We all know that in order to lose weight we need to create a caloric deficit.
In other words, we need to take in less calories than our body expends.
With high calorie, highly palatable foods so easily accessible, creating a caloric deficit can be a tough task.
Many over-complicate things with the following of extremely strict diets, ridiculous fads, and other unsustainable methods to cut calories and lose weight.
My key advice to anyone attempting to lose weight is; keep it simple and stick to the fundamentals.
The bottom line is, whether you’re precisely counting calories or just eyeballing your portions and using simple math (1 less slice of toast, serving of potatoes, etc), you need to decrease and/or control your food intake in a sustainable manner if you wish to lose weight AND keep it off.
With all that being said, let’s get into what I find to be the most simple and effective strategy to cut calories in the hopes of losing weight.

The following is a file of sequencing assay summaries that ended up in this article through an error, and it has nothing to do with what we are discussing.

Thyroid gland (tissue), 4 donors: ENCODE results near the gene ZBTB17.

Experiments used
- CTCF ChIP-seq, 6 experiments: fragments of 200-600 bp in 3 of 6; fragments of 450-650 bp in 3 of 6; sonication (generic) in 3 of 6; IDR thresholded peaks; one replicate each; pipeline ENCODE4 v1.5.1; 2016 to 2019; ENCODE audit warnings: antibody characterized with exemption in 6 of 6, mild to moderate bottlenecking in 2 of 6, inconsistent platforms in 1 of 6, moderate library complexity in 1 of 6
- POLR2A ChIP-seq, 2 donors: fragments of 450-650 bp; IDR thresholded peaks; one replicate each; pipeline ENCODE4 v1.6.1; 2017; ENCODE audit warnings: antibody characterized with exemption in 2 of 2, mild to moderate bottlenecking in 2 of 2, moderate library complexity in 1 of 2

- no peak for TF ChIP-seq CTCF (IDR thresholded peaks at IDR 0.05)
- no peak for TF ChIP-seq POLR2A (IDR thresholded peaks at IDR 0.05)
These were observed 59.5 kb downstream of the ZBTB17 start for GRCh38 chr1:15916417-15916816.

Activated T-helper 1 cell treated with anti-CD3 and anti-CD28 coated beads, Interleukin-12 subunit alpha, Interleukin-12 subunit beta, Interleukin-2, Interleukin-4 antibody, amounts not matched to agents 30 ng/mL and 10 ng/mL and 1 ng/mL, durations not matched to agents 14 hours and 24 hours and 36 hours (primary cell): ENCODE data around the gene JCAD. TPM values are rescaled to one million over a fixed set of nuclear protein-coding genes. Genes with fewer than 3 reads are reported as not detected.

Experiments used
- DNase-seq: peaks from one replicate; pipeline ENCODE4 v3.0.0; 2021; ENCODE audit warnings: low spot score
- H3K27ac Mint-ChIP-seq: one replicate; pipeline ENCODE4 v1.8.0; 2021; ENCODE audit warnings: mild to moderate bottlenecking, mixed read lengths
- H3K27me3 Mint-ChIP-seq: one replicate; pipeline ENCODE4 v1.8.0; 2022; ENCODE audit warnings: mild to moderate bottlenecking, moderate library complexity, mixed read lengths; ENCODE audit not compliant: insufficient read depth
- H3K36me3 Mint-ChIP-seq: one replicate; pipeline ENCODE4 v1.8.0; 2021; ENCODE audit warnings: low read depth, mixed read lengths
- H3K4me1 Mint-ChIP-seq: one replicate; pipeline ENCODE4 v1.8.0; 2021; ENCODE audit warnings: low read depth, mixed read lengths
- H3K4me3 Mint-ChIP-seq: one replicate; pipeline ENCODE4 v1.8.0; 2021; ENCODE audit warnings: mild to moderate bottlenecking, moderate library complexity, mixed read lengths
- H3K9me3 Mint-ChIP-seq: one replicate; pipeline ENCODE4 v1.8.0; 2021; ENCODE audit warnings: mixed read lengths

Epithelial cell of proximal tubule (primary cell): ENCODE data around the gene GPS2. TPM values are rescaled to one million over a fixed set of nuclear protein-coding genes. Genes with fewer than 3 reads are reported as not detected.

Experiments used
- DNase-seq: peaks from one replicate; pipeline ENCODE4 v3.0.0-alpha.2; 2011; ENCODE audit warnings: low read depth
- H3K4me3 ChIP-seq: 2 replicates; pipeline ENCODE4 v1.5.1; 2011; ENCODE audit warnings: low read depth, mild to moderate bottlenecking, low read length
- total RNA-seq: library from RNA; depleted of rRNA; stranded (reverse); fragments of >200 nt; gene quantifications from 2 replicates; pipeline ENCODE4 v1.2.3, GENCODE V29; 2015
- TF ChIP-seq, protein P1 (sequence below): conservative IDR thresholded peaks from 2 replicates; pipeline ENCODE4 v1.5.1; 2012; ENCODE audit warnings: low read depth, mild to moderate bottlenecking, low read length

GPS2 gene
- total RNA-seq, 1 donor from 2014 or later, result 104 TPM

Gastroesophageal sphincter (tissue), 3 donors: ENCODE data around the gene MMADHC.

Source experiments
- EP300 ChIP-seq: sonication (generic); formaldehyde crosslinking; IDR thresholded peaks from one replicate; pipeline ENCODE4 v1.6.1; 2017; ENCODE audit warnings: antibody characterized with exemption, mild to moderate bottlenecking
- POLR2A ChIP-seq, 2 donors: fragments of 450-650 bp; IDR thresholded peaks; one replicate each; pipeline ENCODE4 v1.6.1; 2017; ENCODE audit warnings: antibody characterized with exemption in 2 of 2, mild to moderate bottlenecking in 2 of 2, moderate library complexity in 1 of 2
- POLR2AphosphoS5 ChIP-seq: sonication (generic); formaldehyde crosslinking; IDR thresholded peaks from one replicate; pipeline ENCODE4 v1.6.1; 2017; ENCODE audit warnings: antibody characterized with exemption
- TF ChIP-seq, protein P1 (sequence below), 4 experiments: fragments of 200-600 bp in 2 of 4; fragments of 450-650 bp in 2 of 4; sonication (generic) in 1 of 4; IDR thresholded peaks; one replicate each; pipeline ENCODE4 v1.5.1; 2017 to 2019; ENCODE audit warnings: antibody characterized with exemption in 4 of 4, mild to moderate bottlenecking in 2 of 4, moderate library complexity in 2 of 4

A Simple Strategy to Cut Calories
I have found that one of the simplest strategies you can use to cut calories (especially in the beginning) is replacing unhealthy, calorie dense foods with healthy, nutrient dense ones.
This may seem pretty dull and/or obvious, however, many fail to implement it and instead try unnecessary and impractical ways to cut calories (or diet in general).
It is not the flashy complicated, “special”, “cutting edge” stuff that works.
It is the tried and true fundamentals that MUST be made into habits if we wish to be successful long-term.
Now, I want to point something out before we get too far ahead. This strategy is NOT a work overnight or bring drastic results in several weeks.